This pancocojams post presents information about and examples of African American ring shouts.
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INFORMATION ABOUT RING SHOUTS
A ring shout is a form of religious song & movement. Ring shouts are performed by persons who shuffle counterclockwise in a single file in a circle (ring). The ring shout participants may also perform imitative movements to the words that are sung (for instance, acting out picking up leaves to the song "Adam In The Garden"). The accompaniment is provided by persons who stand to the side of the ring, and sing while they clap their hands. Traditionally, the only instrumental accompaniment for ring shouts was one man rhythmically beating a long stick on the ground. Later, a tambourine might also be used as accompaniment for ring shouts.
Here's an excerpt from http://en.wikipedia.org/wiki/Ring_shout [hereafter given as Wikipedia: Ring Shout]
"...shout or ring shout is an ecstatic, transcendent religious ritual, first practiced by African slaves in the West Indies and the United States, in which worshipers move in a circle while shuffling and stomping their feet and clapping their hands. Despite the name, shouting aloud is not an essential part of the ritual.
The ring shout was practiced in some African American churches into the 20th century, and it continues to the present among the Gullah people of the Sea Islands."
Some scholars such as Robert Farris Thompson indicate that the ring shout comes from the Bakongo peoples of Central Africa. Some information about the Kongo Cosmogram is found below after Video #1 of this post.
Another theory is that "The [ring shout] ritual may have originated among enslaved Muslims from West Africa as an imitation of tawaf, the mass procession around the Kaaba that is an essential part of the Islamic pilgrimage to Mecca. If so, the word "shout" may come from Arabic shawṭ, meaning "a single run", such as a single circumambulation of the Kaaba, or an open space of ground for running...
"According to musicologist Robert Palmer, the first written accounts of the ring shout date from the 1840s. The stamping and clapping in a circle was described as a kind of "drumming," and 19th-century observers associated it with the conversion of slaves to Christianity. [Wikipedia: Ring Shout]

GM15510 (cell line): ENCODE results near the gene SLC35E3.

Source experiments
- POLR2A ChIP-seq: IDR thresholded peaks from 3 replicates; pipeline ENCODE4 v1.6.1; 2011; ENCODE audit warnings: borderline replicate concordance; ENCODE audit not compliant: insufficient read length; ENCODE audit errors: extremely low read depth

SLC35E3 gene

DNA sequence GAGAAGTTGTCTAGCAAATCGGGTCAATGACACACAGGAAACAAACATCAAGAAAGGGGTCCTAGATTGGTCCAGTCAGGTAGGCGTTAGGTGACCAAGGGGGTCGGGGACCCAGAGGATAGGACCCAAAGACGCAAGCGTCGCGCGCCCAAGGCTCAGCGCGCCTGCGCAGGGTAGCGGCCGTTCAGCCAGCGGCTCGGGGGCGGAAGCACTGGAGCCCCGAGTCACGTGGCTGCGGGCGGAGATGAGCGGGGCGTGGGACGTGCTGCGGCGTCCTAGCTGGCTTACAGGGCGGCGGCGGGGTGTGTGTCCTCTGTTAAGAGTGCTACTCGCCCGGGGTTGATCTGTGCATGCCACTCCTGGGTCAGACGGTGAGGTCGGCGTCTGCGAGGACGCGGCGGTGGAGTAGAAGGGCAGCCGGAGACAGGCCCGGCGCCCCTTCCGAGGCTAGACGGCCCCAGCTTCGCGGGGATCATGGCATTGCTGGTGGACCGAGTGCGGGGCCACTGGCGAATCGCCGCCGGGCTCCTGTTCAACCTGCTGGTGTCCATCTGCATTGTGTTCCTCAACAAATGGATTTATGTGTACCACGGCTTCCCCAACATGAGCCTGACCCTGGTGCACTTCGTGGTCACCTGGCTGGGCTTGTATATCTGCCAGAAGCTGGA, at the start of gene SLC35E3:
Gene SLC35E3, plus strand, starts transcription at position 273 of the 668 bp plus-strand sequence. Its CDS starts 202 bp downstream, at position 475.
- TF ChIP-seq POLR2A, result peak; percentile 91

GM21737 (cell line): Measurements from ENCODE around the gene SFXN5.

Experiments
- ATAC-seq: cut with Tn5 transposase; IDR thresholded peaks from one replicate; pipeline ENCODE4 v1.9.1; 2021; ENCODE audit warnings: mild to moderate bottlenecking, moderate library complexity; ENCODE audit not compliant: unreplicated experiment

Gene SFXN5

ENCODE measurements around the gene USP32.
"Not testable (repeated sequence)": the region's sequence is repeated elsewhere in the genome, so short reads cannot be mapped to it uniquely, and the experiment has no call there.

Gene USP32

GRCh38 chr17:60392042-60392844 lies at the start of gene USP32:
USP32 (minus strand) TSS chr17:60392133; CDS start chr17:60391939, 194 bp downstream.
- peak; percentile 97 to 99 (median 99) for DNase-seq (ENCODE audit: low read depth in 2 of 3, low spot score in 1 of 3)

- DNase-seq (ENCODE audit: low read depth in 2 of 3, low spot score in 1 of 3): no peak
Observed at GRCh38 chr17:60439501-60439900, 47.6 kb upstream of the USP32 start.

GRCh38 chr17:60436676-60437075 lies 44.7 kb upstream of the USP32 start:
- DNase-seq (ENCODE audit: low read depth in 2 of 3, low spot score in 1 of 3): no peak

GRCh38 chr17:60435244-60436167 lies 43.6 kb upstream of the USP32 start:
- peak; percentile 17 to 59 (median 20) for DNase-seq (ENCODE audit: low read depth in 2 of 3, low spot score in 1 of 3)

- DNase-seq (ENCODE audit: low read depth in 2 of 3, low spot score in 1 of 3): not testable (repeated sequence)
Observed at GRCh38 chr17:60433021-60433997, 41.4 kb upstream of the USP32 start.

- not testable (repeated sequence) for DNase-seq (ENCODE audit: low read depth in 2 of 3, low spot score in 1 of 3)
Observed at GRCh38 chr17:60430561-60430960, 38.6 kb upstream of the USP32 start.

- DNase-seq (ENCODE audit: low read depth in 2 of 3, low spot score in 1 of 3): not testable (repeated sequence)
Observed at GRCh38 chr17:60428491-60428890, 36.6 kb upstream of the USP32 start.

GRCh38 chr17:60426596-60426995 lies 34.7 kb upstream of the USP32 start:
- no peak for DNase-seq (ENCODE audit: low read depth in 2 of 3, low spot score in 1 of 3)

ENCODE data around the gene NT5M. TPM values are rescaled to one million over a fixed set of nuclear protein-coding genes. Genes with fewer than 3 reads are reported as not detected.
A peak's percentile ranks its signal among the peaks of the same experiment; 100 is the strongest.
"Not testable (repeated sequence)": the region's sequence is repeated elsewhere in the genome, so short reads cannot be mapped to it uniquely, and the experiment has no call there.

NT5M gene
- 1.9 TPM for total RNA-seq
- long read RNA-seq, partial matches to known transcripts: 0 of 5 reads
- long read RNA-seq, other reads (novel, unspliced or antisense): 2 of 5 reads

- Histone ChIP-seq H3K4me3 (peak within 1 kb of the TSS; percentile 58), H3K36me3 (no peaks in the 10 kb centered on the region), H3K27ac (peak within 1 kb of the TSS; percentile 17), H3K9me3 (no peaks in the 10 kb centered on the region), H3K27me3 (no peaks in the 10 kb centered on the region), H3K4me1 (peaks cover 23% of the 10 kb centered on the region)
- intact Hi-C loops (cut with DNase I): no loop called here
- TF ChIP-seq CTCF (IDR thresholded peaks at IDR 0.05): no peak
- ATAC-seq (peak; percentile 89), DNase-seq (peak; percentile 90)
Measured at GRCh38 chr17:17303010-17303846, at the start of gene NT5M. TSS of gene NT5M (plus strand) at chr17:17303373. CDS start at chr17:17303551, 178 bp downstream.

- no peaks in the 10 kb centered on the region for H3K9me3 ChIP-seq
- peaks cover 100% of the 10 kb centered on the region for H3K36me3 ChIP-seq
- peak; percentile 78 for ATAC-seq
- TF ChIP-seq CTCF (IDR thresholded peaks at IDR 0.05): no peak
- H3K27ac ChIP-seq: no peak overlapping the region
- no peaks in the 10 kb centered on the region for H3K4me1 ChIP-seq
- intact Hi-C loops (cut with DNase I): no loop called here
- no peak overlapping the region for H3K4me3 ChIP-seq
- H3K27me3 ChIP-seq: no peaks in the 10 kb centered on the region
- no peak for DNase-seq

In my opinion, given the way that various African traditions were combined during slavery in the West Indies and the Americas, both the Bakongo and the West African Muslim theories about the origin and meanings of the ring shout could be true.
While the ring shout continued in among some Christians in the United States well into the the 20th century, that tradition was vehemently frowned upon by Black ministers because of their opposition to dancing and because the ring shout was considered a form of dancing. [Source: Joseph E. Halloway's book Africanisms In American Culture, p. 238 for a description of ring shout and an example of minister's opposition to ring shouts]. Furthermore, the fixed pews of contemporary churches spelled the demise of the ring shout, which needs an open space for its performance. However, the custom in some Black churches of a church member who "feel the spirit" circling around the church sanctuary (running from the front of that space to the back) can be attributed to the ring shout.. The phrase "to sing and shout" that is included in a number of African American Spirituals and African American Gospel songs probably originally referred to the ring shout rather than the usual meaning given to it of “exclaiming loudly”.
(These videos are presented in chronological order based on the date of their YouTube posting, with the oldest dated videos posted first.)
Video #1 RIng Shout
AlovePhotog Uploaded on May 9, 2010
The first slide for this video reads “Bakongo Cosmograph And The Ring Shout. The Continuance Of Culture Through Sacred Dance."